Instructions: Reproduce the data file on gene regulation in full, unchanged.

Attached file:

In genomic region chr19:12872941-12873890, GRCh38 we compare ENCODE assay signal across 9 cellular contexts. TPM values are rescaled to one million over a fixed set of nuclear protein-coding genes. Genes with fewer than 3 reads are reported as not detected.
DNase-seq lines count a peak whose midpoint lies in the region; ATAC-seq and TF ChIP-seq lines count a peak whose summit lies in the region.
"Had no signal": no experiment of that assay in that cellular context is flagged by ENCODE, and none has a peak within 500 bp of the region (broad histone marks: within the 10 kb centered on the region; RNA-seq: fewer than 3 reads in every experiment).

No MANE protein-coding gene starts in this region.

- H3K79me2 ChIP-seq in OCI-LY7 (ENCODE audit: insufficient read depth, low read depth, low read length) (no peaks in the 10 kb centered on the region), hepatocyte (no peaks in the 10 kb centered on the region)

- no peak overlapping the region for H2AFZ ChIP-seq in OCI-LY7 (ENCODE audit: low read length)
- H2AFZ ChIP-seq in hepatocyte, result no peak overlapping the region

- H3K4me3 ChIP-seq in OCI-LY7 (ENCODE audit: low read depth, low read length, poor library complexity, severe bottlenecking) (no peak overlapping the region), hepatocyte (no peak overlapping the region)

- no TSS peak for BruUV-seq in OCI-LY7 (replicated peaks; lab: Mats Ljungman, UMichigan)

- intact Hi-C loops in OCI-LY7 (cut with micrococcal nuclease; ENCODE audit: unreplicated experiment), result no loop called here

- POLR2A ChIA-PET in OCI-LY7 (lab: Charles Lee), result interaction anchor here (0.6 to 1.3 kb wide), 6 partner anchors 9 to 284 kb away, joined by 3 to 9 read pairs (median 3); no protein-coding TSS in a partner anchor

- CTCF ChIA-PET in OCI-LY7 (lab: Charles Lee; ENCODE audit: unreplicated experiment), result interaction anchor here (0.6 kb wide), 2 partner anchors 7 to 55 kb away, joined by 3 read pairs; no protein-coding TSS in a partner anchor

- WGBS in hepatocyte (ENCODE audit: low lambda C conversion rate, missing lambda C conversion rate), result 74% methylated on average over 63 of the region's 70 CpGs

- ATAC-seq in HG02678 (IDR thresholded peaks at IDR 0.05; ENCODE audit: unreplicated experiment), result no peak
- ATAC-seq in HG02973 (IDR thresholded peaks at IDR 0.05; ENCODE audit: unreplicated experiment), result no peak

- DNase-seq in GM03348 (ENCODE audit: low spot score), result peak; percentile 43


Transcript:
In genomic region chr19:12872941-12873890, GRCh38 we compare ENCODE assay signal across 9 cellular contexts. TPM values are rescaled to one million over a fixed set of nuclear protein-coding genes. Genes with fewer than 3 reads are reported as not detected.
DNase-seq lines count a peak whose midpoint lies in the region; ATAC-seq and TF ChIP-seq lines count a peak whose summit lies in the region.
"Had no signal": no experiment of that assay in that cellular context is flagged by ENCODE, and none has a peak within 500 bp of the region (broad histone marks: within the 10 kb centered on the region; RNA-seq: fewer than 3 reads in every experiment).

No MANE protein-coding gene starts in this region.

- H3K79me2 ChIP-seq in OCI-LY7 (ENCODE audit: insufficient read depth, low read depth, low read length) (no peaks in the 10 kb centered on the region), hepatocyte (no peaks in the 10 kb centered on the region)

- no peak overlapping the region for H2AFZ ChIP-seq in OCI-LY7 (ENCODE audit: low read length)
- H2AFZ ChIP-seq in hepatocyte, result no peak overlapping the region

- H3K4me3 ChIP-seq in OCI-LY7 (ENCODE audit: low read depth, low read length, poor library complexity, severe bottlenecking) (no peak overlapping the region), hepatocyte (no peak overlapping the region)

- no TSS peak for BruUV-seq in OCI-LY7 (replicated peaks; lab: Mats Ljungman, UMichigan)

- intact Hi-C loops in OCI-LY7 (cut with micrococcal nuclease; ENCODE audit: unreplicated experiment), result no loop called here

- POLR2A ChIA-PET in OCI-LY7 (lab: Charles Lee), result interaction anchor here (0.6 to 1.3 kb wide), 6 partner anchors 9 to 284 kb away, joined by 3 to 9 read pairs (median 3); no protein-coding TSS in a partner anchor

- CTCF ChIA-PET in OCI-LY7 (lab: Charles Lee; ENCODE audit: unreplicated experiment), result interaction anchor here (0.6 kb wide), 2 partner anchors 7 to 55 kb away, joined by 3 read pairs; no protein-coding TSS in a partner anchor

- WGBS in hepatocyte (ENCODE audit: low lambda C conversion rate, missing lambda C conversion rate), result 74% methylated on average over 63 of the region's 70 CpGs

- ATAC-seq in HG02678 (IDR thresholded peaks at IDR 0.05; ENCODE audit: unreplicated experiment), result no peak
- ATAC-seq in HG02973 (IDR thresholded peaks at IDR 0.05; ENCODE audit: unreplicated experiment), result no peak

- DNase-seq in GM03348 (ENCODE audit: low spot score), result peak; percentile 43